At this point it is, in my opinion, appropriate to draw a distinction between, on the one hand, payments of taxes and other similar charges and, on the other hand, payments made under ordinary private transactions. The former category of cases was considered by your Lordships' House in Woolwich Equitable Building Society v. Inland Revenue Commissioners  A.C. 70, in which it was held that at common law taxes exacted ultra vires were recoverable as of right, without the need to invoke a mistake of law by the payer. Moreover reference was made, in the course of the hearing, to the various statutory provisions (usefully summarised in the Law Commission's Consultation Paper (Law Com. No. 120) at pp. 74-84) which regulate the repayment of overpaid tax. For present purposes it is of interest that, in the case of some taxes (including income and corporation tax), no relief is given "in respect of an error or mistake as to the basis on which the liability . . . ought to have been computed where the return was in fact made on the basis of or in accordance with the practice generally prevailing at the time when the return was made:" see the proviso to section 33(2) of the Taxes Management Act 1970.
Two observations may be made about the present situation. (I of course have it in mind that this is the subject of proposals for legislative reform contained in the Law Commission's Report (Law Com. No. 227), but your Lordships are concerned with the law as it stands at present.) The first observation is that, in our law of restitution, we now find two separate and distinct regimes in respect of the repayment of money paid under a mistake of law. These are (1) cases concerned with repayment of taxes and other similar charges which, when exacted ultra vires, are recoverable as of right at common law on the principle in Woolwich, and otherwise are the subject of statutory regimes regulating recovery; and (2) other cases, which may broadly be described as concerned with repayment of money paid under private transactions, and which are governed by the common law. The second observation is that, in cases concerned with overpaid taxes, a case can be made in favour of a principle that payments made in accordance with a prevailing practice, or indeed under a settled understanding of the law, should be irrecoverable. If such a situation should arise with regard to overpayment of tax, it is possible that a large number of taxpayers may be affected; there is an element of public interest which may militate against repayment of tax paid in such circumstances; and, since ex hypothesi all citizens will have been treated alike, exclusion of recovery on public policy grounds may be more readily justifiable.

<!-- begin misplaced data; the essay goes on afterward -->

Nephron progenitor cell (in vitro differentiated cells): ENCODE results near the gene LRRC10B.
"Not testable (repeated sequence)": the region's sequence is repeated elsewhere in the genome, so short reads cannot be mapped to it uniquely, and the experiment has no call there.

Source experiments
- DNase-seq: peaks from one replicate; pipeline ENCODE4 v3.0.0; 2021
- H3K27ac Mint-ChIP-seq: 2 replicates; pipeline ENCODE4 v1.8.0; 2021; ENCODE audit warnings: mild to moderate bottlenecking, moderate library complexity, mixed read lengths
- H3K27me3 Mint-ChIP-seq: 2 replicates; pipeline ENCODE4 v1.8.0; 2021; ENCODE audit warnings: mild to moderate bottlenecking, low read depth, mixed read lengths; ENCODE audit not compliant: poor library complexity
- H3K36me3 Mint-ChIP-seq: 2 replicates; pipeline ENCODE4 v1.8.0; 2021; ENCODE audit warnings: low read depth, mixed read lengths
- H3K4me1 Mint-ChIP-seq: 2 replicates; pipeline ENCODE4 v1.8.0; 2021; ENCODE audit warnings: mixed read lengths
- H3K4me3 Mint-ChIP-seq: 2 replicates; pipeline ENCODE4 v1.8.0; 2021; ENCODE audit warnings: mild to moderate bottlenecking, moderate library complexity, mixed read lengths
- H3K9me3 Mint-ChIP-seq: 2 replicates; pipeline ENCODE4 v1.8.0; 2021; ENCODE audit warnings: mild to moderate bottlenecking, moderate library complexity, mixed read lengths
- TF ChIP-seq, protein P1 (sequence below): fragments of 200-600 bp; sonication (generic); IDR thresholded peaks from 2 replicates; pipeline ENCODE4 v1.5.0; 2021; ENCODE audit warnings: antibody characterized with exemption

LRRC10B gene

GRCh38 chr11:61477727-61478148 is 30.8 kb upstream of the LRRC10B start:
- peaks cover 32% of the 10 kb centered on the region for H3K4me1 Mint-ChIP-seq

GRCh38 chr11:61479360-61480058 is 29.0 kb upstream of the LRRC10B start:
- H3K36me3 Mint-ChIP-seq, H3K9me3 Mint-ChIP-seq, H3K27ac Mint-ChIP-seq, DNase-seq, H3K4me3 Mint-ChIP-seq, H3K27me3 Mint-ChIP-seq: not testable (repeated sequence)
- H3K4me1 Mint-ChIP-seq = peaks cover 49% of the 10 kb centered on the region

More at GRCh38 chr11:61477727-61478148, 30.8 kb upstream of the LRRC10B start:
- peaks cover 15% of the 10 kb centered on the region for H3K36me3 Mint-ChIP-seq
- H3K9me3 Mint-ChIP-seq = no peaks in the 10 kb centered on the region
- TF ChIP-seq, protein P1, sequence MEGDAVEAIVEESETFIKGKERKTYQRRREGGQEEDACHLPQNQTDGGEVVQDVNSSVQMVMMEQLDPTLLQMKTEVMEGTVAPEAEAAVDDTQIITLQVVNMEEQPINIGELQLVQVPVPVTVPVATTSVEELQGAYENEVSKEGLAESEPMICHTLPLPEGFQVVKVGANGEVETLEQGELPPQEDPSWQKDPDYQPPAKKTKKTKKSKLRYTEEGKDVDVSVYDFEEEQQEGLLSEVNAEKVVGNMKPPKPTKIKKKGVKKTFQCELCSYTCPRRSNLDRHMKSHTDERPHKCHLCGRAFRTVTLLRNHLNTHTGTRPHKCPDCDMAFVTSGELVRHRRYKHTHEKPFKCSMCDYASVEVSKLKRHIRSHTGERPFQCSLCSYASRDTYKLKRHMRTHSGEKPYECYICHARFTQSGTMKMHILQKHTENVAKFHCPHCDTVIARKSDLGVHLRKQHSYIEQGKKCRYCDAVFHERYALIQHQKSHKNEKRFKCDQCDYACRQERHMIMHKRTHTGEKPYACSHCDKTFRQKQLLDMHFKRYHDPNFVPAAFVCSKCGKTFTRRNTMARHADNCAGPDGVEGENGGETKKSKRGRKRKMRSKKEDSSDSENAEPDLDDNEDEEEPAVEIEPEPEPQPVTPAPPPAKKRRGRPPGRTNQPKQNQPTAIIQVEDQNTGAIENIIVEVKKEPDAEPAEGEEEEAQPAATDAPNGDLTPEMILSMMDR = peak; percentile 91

In the present case, however, we are concerned with payments made under private law transactions. It so happens that a significant number of payments were in fact made under interest rate swap agreements with local authorities before it was appreciated that they were void; but the number is by no means as great as might conceivably occur in the case of taxes overpaid in accordance with a prevailing practice, or under a settled understanding of the law. Moreover the element of public interest is lacking. In cases such as these I find it difficult to understand why the payer should not be entitled to recover the money paid by him under a mistake of law, even if everybody concerned thought at the time that interest rate swap agreements with local authorities were valid.